A good way to gauge the scale of events from a high altitude is to think of globalization—shorthand for the opening up and interconnecting of local and national markets—as an increase in the worldwide supply of labor. The IMF's economists estimate it by weighting each country's labor supply based on the ratio of its exports to its gross domestic product. (So, for instance, if a country had no exports, it would be regarded as contributing nothing to the global labor supply; if its exports accounted for all of its GDP, then all of its workers would be deemed part of the global labor force.) By this measure, the global labor force grew fourfold—fourfold!—between 1980 and 2005, with a marked acceleration after 1990. How? The number of working-age people around the world grew, but that was not the main cause: That rise was only a little more than 50 percent. Most of the increase reflects the surge in exports—in international trade generally—that served to draw vast numbers of new workers into the global labor pool.

For workers in poor countries, this has been unambiguously good news. The IMF's numbers show that manufacturing wages in poor nations are rising—and quickly enough, overall, to shrink the gap with manufacturing wages in the United States. For the developing world's earliest industrializers, the gap has all but disappeared. In 1970, the average manufacturing wage in South Korea was less than 10 percent of the average manufacturing wage in America; by the turn of the century it was 70 percent. Wages in China, India, and other developing countries have so far converged with rich-world wages much more slowly than that—but the gap is closing nonetheless, and in most cases at an accelerating rate. Be clear about one thing: If you are interested in helping the world's poorest, globalization is the best possible news.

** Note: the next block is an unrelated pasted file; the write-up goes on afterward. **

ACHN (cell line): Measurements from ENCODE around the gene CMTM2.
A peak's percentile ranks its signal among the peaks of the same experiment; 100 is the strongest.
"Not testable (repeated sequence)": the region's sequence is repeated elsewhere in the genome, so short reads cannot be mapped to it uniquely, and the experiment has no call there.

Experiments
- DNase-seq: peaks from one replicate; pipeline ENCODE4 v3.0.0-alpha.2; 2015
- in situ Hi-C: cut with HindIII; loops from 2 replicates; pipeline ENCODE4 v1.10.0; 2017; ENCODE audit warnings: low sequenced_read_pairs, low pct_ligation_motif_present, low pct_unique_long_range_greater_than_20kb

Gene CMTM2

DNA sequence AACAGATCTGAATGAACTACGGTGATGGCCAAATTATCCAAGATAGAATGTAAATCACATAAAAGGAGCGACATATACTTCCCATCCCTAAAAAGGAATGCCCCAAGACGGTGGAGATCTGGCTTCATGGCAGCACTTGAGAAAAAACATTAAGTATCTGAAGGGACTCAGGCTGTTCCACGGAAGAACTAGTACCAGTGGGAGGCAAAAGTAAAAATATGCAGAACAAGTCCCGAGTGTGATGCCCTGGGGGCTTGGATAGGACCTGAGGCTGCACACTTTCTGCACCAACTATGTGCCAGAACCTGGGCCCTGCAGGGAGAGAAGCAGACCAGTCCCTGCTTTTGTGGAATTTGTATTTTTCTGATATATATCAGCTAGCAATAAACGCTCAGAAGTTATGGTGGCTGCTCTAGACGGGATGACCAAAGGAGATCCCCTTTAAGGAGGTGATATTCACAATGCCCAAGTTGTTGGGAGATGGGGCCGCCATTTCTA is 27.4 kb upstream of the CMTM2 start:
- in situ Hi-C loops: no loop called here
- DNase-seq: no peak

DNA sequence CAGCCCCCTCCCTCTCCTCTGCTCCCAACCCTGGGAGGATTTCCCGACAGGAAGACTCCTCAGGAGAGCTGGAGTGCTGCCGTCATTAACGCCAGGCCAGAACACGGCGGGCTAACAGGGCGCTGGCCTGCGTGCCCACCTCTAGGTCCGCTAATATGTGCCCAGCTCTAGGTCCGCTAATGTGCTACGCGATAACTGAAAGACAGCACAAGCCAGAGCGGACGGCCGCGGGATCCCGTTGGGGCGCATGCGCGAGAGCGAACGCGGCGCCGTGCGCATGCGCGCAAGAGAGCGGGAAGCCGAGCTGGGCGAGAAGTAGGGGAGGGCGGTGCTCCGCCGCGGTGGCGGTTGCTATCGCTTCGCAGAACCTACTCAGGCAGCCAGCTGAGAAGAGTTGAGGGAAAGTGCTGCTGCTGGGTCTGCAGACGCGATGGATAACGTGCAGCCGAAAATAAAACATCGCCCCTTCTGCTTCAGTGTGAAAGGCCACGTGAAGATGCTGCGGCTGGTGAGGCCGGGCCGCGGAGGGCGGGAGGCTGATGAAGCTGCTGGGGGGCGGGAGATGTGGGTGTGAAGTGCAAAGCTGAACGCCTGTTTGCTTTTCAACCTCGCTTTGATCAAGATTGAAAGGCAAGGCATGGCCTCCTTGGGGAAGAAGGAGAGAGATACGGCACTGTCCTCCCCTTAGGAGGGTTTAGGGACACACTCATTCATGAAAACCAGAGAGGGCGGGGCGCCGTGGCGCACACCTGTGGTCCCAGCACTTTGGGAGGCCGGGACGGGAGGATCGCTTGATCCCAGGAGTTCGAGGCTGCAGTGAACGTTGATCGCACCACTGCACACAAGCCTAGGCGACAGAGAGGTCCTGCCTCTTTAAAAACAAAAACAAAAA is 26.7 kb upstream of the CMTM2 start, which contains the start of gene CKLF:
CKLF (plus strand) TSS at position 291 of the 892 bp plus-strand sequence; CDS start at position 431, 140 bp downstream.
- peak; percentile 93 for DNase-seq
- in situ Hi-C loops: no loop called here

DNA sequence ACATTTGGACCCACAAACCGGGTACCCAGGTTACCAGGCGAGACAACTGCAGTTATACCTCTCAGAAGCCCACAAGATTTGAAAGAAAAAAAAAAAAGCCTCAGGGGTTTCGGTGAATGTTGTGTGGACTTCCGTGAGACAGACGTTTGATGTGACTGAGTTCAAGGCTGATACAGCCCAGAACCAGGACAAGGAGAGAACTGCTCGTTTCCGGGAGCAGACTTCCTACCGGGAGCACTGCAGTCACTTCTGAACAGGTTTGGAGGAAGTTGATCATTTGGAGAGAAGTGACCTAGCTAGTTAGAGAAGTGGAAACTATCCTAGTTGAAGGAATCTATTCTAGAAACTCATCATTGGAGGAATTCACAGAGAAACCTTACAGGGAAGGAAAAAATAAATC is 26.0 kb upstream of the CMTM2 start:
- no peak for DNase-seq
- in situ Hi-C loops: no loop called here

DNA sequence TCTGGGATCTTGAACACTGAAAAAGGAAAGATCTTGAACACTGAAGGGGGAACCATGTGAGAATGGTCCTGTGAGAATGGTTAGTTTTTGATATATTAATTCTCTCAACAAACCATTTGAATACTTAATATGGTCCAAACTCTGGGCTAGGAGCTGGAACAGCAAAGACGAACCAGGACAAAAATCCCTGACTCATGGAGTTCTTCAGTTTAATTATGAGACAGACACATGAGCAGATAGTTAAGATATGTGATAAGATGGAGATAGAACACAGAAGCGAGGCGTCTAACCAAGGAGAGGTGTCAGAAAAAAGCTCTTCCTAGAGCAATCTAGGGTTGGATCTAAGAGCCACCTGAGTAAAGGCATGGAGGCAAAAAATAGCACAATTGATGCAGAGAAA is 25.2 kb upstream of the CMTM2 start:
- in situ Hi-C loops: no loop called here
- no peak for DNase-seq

But what about workers in America and other rich countries? Given this huge expansion in the global labor force, you might expect a collapse in wages in America and Europe. Well, that has not happened. True, labor's share of national income has fallen in the United States and in other rich countries. In industries using mostly unskilled workers, labor's share of income has fallen significantly; in industries using mostly skilled labor, its share has tended to rise. But, thanks to trade, which has made prices lower than they otherwise would be, pay in real terms has kept on rising regardless—albeit more slowly in some places than in others. In America, real compensation per worker has risen by about 20 percent since 1980. In Europe, it has risen by more than 30 percent. (Note, though, that America has added new jobs at roughly twice Europe's rate—hence its consistently lower unemployment rate.)

Yes, growth in American wages and benefits was lower at that rate than the country had grown accustomed to. But see this in the global context: Despite the staggering increase in the effective global labor supply during the past two and a half decades—a phenomenon that is off all the charts and that, to repeat, heralds unprecedented inroads against global poverty—wages and benefits in the United States managed to keep on rising. This seems little short of miraculous.

How was it possible? Aside from the effect of trade on prices, the most important cause is the simplest, and yet the most frequently ignored. In their trade with other countries, developing nations do not confine themselves to selling goods and services; they also buy them. As they get richer, they import more, and that helps buoy incomes in the advanced economies. The IMF's figures show that since 1980, poor countries have increased their imports much faster than the advanced economies have increased theirs. And the share of industrial-country exports going to developing countries (rather than to other industrial countries) has been rising. Trade is a win-win proposition because, in the aggregate, it is a two-way process. Even so, it is remarkably good news that so much new labor has been absorbed so quickly into the global market system—and all, up to now, with so little disruption; indeed, it is happening alongside a continuing (albeit slow) rise in advanced-economy living standards.

None of this is to argue against measures that would help cushion the blow for those suffering the consequences of expanded international trade or technological change, or for others left behind. But it surely argues for shifting the focus of attention toward directly supporting the incomes of the low-paid, improving their skills, and providing better insurance against economic insecurity—and away from the generalized aversion to trade and globalization that continues to bubble up.